Subclinical Thyroid Dysfunction and the Risk of Cognitive Decline: a Meta-Analysis of Prospective Cohort Studies.

Rieben, Carole; Segna, Daniel; Da Costa, Bruno; Collet, Tinh-Hai; Chaker, Layal; Aubert, Carole E; Baumgartner, Christine; Almeida, Osvaldo P; Hogervorst, Eef; Trompet, Stella; Masaki, Kamal; Mooijaart, Simon P; Gussekloo, Jacobijn; Peeters, Robin P; Bauer, Douglas C; Aujesky, Drahomir; Rodondi, Nicolas (2016). Subclinical Thyroid Dysfunction and the Risk of Cognitive Decline: a Meta-Analysis of Prospective Cohort Studies. Journal of clinical endocrinology and metabolism, 101(12), pp. 4945-4954. Endocrine Society 10.1210/jc.2016-2129

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CONTEXT Although both overt hyper- and hypothyroidism are known to lead to cognitive impairment, data on the association between subclinical thyroid dysfunction and cognitive function are conflicting. OBJECTIVE This study sought to determine the risk of dementia and cognitive decline associated with subclinical thyroid dysfunction among prospective cohorts. DATA SOURCES We searched in MEDLINE and EMBASE from inception until November 2014. STUDY SELECTION Two physicians identified prospective cohorts that assessed thyroid function and cognitive outcomes (dementia; Mini-Mental State Examination [MMSE]). DATA EXTRACTION Data were extracted by one reviewer following standardized protocols and verified by a second reviewer. The primary outcome was dementia and decline in cognitive function was the secondary outcome. DATA SYNTHESIS Eleven prospective cohorts followed 16,805 participants during a median followup of 44.4 months. Five studies analyzed the risk of dementia in subclinical hyperthyroidism (SHyper) (n = 6410), six in subclinical hypothyroidism (SHypo) (n = 7401). Five studies analyzed MMSE decline in SHyper (n = 7895), seven in SHypo (n = 8960). In random-effects models, the pooled adjusted risk ratio for dementia in SHyper was 1.67 (95% confidence interval, 1.04; 2.69) and 1.14 (95% confidence interval, 0.84; 1.55) in SHypo vs euthyroidism, both without evidence of significant heterogeneity (I(2) = 0.0%). The pooled mean MMSE decline from baseline to followup (mean 32 mo) did not significantly differ between SHyper or SHypo vs euthyroidism. CONCLUSIONS SHyper might be associated with an elevated risk for dementia, whereas SHypo is not, and both conditions are not associated with faster decline in MMSE over time. Available data are limited, and additional large, high-quality studies are needed.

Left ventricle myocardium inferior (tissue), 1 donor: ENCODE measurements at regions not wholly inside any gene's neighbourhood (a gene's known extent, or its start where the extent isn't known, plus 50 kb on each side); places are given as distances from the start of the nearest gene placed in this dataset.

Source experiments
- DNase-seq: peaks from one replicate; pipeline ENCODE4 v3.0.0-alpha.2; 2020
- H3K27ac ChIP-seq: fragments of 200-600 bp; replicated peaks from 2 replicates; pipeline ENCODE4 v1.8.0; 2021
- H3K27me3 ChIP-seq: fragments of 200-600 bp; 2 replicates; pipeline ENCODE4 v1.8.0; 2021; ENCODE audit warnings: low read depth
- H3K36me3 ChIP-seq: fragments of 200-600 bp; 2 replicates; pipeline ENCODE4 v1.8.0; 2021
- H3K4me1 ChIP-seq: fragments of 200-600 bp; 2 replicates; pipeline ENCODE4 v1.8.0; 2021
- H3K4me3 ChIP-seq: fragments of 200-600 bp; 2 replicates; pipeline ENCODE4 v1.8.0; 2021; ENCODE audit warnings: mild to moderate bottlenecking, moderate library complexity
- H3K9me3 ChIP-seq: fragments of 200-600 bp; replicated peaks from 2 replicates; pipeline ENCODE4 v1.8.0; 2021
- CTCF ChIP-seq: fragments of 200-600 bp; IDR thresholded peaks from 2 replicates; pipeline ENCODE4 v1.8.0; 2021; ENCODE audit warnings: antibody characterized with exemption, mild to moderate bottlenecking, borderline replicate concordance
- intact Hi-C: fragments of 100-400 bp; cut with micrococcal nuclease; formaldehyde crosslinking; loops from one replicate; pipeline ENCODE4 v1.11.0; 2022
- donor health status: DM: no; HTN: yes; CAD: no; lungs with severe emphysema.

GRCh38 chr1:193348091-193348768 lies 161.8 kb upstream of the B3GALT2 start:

Item Type:

Journal Article (Original Article)

Division/Institute:

04 Faculty of Medicine > Department of General Internal Medicine (DAIM) > Clinic of General Internal Medicine
04 Faculty of Medicine > Department of Gynaecology, Paediatrics and Endocrinology (DFKE) > Clinic of Endocrinology, Diabetology and Clinical Nutrition
04 Faculty of Medicine > Department of General Internal Medicine (DAIM) > Clinic of General Internal Medicine > Centre of Competence for General Internal Medicine
04 Faculty of Medicine > Medical Education > Institute of General Practice and Primary Care (BIHAM)

UniBE Contributor:

Rieben, Carole; Segna, Daniel; Da Costa, Bruno; Aubert, Carole Elodie; Baumgartner, Christine; Aujesky, Drahomir and Rodondi, Nicolas

Subjects:

600 Technology > 610 Medicine & health
300 Social sciences, sociology & anthropology > 360 Social problems & social services

ISSN:

0021-972X

Publisher:

Endocrine Society

Language:

English

Submitter:

Doris Kopp Heim

Date Deposited:

30 Dec 2016 14:09

Last Modified:

01 Oct 2017 02:30

Publisher DOI:

10.1210/jc.2016-2129

PubMed ID:

27689250

BORIS DOI:

10.7892/boris.92322

URI:

https://boris.unibe.ch/id/eprint/92322

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